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Apple Files Its Motion to Throw Out Court Order to Hack San Bernardino iPhone

Apple filed its motion Thursday in federal district court.

Composite image by Re/code

Apple asked a judge to throw out an order to help the FBI hack the password on a phone used by one of the San Bernardino attackers, according to court filings today.

The company argues the case would set a dangerous precedent by forcing Apple to create a back door to defeat the security on its phones, potentially undermining the security and privacy of hundreds of millions of users.

Apple says the government has misapplied the 200-year-old law to force Apple to develop software that would defeat security on the iPhone used by one of the attackers.

“Apple strongly supports, and will continue to support, the efforts of law enforcement in pursuing justice against terrorists and other criminals — just as it has in this case and others,” Apple argued. “But the unprecedented order requested by the government finds no support in law and would violate the Constitution.”

While the government maintains its request is narrow and specific — unlocking a single phone — Apple asserts that’s simply not true. As soon as news of the court’s order broke last week, state and local officials publicly said they planned to use the new software to open hundreds of other seized devices.

“Once the floodgates open, they cannot be closed,” Apple wrote. “And the device security that Apple has worked so tirelessly to achieve will be unwound without so much as a congressional vote.”

The filing is 36 pages long and it’s chock full of legal vernacular, but those who care to parse it can read below.

One of Apple’s key arguments in the filing centers on what it sees as the government’s interpretation of something called the All Writs Act that would compel Apple to write code to bypass its security:

If Apple can be forced to write code in this case to bypass security features and create new accessibility, what is to stop the government from demanding that Apple write code to turn on the microphone in aid of government surveillance, activate the video camera, surreptitiously record conversations, or turn on location services to track the phone’s user? Nothing.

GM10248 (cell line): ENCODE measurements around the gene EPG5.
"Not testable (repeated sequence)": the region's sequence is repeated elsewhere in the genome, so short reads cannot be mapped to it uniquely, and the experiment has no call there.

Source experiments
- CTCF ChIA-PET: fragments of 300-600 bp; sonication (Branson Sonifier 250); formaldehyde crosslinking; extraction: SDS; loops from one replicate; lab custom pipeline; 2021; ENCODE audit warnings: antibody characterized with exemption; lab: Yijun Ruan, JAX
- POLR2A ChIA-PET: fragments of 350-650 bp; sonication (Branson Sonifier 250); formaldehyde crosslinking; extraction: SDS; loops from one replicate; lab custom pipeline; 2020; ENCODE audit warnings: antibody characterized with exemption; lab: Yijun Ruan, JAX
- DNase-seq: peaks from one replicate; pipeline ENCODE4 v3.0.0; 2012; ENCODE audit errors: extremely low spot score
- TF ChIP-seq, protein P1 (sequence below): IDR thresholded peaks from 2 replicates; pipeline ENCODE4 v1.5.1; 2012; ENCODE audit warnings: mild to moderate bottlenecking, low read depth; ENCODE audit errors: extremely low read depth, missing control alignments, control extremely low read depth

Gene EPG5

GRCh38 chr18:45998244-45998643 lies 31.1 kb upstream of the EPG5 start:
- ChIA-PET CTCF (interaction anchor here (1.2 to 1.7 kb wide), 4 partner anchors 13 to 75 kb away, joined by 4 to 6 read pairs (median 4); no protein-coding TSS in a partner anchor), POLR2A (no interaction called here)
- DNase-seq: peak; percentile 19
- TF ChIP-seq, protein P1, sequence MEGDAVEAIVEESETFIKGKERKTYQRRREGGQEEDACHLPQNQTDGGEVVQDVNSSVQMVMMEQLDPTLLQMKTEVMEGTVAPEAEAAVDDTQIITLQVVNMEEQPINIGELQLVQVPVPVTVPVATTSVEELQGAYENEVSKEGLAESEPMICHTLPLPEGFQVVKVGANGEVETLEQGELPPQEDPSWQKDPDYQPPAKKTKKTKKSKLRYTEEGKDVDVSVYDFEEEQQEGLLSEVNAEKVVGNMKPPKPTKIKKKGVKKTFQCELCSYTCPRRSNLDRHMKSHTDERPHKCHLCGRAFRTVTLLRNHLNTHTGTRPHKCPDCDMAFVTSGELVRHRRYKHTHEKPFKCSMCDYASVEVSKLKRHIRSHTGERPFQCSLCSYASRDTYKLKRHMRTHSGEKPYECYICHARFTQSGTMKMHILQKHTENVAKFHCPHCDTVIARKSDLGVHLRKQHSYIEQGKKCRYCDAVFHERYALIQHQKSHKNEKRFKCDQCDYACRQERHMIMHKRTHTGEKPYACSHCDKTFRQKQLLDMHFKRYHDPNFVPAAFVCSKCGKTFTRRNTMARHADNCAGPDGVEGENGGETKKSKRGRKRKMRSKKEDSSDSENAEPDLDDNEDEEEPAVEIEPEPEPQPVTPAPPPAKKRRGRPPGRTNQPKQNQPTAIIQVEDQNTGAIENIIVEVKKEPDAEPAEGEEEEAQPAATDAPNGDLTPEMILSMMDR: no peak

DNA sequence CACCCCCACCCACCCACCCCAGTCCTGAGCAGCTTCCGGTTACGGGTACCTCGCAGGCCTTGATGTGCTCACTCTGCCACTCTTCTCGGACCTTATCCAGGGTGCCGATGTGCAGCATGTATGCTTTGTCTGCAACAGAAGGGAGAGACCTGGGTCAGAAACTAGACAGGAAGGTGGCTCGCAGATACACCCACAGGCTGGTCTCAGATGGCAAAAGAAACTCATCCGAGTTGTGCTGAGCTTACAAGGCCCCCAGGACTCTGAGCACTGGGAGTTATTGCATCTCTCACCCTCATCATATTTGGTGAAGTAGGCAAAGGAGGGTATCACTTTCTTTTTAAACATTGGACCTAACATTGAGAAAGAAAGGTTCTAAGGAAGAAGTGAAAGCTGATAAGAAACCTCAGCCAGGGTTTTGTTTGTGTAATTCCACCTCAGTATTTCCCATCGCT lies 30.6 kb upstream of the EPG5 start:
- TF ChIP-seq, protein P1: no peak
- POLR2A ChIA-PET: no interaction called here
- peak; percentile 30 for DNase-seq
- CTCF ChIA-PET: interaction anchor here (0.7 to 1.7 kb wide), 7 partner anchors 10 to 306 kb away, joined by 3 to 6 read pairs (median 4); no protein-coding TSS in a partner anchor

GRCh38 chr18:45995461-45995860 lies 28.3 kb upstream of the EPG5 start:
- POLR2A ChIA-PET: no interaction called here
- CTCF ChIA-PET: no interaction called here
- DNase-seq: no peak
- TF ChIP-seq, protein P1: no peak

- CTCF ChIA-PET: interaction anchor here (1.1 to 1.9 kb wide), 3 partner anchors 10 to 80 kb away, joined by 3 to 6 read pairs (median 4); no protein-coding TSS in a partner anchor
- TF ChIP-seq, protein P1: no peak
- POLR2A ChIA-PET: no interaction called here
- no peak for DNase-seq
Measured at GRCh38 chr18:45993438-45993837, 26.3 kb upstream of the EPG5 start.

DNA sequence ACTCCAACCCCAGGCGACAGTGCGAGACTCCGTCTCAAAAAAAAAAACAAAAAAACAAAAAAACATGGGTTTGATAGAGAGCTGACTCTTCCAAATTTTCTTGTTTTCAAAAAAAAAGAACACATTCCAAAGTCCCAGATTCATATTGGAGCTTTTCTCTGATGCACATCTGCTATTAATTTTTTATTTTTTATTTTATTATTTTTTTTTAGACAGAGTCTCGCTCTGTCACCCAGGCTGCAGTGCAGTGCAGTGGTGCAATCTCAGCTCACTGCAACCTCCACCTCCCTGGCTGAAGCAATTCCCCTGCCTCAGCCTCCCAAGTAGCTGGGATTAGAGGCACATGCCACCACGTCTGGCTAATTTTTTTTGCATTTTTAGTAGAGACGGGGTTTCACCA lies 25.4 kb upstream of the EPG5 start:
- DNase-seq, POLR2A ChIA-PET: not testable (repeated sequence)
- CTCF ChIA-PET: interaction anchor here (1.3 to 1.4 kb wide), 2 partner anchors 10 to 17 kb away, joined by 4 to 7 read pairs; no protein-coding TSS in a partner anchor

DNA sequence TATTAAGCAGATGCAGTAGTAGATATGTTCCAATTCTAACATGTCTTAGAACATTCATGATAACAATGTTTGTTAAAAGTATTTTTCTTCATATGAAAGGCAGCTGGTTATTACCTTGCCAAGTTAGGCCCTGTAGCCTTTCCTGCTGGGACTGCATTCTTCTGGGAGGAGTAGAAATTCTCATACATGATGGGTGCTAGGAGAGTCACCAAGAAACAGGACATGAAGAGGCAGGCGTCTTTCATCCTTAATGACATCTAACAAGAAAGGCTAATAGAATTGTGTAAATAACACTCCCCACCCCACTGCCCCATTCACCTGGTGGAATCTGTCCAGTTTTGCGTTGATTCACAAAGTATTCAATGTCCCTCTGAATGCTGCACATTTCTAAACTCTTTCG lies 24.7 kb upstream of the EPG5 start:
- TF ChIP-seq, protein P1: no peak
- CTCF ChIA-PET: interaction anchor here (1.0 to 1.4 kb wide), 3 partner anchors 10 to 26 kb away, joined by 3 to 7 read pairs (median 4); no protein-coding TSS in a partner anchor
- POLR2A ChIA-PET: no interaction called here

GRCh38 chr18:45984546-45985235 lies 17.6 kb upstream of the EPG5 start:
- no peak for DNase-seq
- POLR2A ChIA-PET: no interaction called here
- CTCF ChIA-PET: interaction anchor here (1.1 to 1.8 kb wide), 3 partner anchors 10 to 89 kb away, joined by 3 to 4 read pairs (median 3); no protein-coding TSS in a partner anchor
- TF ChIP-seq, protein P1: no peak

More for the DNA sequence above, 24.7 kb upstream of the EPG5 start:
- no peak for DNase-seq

Apple argues that the venerable All Writs Act wasn’t created to provide the courts “free-wheeling authority” to exercise new powers not afforded the courts by Congress — such as conscripting Apple to help the government hack iPhones. In fact, it notes, no court has ever authorized what the government is looking for, Apple maintains.

As was reported earlier this week, Apple is introducing a secondary First Amendment argument to prevent the government from accessing encrypted user data. Legal analysts quoted in Wired and Vice’s Motherboard have suggested that this is perhaps the better route for Apple to take. Here’s a breakdown of the free speech case:

  1. Citing legal precedent, Apple says that the code it writes qualifies as Constitutionally protected speech.
  2. Apple points out that the FBI is fundamentally asking the company to create new code and a new, specialized government operating system to access this data (what an executive referred to on the call as “GovOS”).
  3. Finally, because the FBI is asking Apple to write new code to let the government into the phone, Apple argues that the government is “compelling” Apple’s speech, which violates its First Amendment rights.

On a conference call with reporters the company held shortly after filing its motion to vacate, an Apple executive said that the company’s code “reflects Apple’s strong views about consumer security and privacy,” and that the judge’s order “forces Apple to express the government’s viewpoint on privacy and security instead of its own.”

You can read Apple’s filing below:

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